I had a real wake-up call the other day when my grandson called to ask me if I was having trouble with my macbook. He’s not an Apple person and is always teasing about my addiction to these products, but I had no idea what he was referring to until he said, “I looked at your website today and noticed you hadn’t posted since late March!” It only took me a minute to respond that nothing was wrong with my computer, but that I was, and am suffering from a fairly severe case of Writer’s Block—with capital letters!
As this didn’t happen to me while writing my fictional account of Francis Lightfoot Lee in the Menokin novel, or in my second novel about an American military family, The Sound of Caissons, I am unfamiliar with getting stuck! The reason for writing fluidity in The Lees of Menokin, was because I was writing about real people whose lives I could follow and build on, albeit with extensive research; in the second, Caissons, most of the story takes place during a period of time and portrays a lifestyle I have lived. With these established guidelines I found it fairly simple to move my characters along to a conclusion, a meaningful ending.
Write what you know about, we hear in every writing class. Well, that is advice I thought I was following when I began Turn on No-Bridge Road, my latest attempt at being a novelist. The setting is a locale I know well, having lived there for many years. The house in the story, Woodbine, is fashioned after a house I visited often. Having observed and been a part of Southern culture as it were, for over half my lifetime, that should not be a problem. It is the characters, I keep telling myself! Then the next day, I feel it’s the storyline—where are you going with this? I ask myself repeatedly. Perhaps it is both.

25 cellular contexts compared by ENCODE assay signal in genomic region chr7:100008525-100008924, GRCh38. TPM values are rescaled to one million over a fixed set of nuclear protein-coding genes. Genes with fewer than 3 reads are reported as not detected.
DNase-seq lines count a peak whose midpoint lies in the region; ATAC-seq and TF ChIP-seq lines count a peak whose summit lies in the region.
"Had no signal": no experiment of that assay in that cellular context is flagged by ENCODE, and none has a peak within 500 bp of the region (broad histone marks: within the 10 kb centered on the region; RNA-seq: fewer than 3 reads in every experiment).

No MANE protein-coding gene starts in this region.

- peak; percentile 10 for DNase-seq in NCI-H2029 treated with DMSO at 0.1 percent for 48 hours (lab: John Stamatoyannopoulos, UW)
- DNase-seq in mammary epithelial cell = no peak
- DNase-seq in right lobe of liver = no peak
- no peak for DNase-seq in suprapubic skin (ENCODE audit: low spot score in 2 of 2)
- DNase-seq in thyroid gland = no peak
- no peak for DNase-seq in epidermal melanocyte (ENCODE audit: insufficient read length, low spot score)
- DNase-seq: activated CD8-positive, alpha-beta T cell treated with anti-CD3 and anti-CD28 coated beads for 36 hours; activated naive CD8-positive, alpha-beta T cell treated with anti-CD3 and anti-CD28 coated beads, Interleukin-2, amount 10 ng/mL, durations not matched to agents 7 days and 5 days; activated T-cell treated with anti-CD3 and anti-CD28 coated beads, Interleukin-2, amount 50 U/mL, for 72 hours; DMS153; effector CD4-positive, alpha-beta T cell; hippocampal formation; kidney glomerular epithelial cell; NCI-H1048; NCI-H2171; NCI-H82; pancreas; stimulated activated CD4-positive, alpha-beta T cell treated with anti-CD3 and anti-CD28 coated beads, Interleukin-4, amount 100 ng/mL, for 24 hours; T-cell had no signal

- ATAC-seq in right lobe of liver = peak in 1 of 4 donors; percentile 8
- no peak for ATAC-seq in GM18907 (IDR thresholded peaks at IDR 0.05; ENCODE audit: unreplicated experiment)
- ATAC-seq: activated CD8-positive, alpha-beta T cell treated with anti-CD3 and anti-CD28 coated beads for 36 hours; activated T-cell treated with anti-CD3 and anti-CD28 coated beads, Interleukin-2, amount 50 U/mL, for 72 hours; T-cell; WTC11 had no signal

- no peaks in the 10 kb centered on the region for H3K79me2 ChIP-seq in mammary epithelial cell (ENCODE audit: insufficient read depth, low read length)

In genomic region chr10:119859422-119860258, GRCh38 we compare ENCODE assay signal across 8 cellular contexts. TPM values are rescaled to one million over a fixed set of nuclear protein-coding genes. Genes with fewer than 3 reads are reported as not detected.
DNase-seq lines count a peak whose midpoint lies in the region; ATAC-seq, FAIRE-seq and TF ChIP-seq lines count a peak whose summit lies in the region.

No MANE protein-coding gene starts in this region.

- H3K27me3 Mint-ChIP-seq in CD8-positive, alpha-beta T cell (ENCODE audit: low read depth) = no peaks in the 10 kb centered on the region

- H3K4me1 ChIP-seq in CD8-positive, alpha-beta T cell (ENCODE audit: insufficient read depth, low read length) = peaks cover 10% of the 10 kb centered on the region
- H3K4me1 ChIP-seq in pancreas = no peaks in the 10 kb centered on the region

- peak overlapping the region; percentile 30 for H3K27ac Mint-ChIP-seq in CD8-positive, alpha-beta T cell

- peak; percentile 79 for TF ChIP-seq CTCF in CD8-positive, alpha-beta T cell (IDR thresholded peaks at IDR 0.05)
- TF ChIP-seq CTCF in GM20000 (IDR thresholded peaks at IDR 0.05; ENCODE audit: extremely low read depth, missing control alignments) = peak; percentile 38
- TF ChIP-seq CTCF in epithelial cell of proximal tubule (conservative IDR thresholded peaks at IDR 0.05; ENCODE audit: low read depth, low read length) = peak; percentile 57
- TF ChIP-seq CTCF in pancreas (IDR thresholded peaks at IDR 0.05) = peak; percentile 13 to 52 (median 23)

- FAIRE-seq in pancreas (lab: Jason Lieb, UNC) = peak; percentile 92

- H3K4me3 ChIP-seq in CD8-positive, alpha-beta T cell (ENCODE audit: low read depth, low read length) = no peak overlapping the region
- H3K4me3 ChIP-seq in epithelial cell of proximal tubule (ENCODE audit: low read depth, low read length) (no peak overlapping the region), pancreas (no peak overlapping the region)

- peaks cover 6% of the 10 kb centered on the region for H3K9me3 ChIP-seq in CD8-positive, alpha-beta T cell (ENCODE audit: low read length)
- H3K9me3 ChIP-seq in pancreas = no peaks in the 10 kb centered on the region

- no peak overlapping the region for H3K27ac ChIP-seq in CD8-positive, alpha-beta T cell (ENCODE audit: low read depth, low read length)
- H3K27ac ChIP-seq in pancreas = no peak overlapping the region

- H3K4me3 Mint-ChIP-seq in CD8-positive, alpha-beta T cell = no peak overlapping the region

In my two previous novels I created characters who quickly came alive for me. They walked and talked on their own. In the middle of the night I would wake up to write down something that I thought one of them had said or thought. In No-Bridge Road, there is only one character who seems real, and he dies early on. Perhaps I killed him off too soon. I consider going back and changing that, but then I stop, realizing how many other things it would change. When I ask myself why this particular character seems real, the answer seems to be that he is loosely based on someone I knew a long time ago. I can close my eyes and see how he walks and hear him speaking. Although the character in the story experiences a totally different life and shares nothing in common with the real person, it remains true that his presence and personality feel real. Two of my other characters have had name changes—the poor protagonist twice—she’s gone from Brandy to Lise to Claire! Is it any wonder I may be having trouble identifying with her?
So, having identified this problem, I ponder what else is blocking my ability to put this story together. For some unknown reason I began this novel in first person. It didn’t feel restrictive until I was fairly far along, when I began wanting to get inside other heads besides the protagonist’s. To start over in third person seems like a daunting task, but that is something I am considering. It certainly wouldn’t be the first time I started over, and if I live long enough, it won’t be the last.
I looked on Google this morning and found a number of sites that suggest ways to overcome Writer’s Block. If I find anything truly helpful there, I will let you know. And I’m not giving up on No-Bridge Road—there’s a story here and, continuing as my own best critic, I aim to finish it to the best of my ability!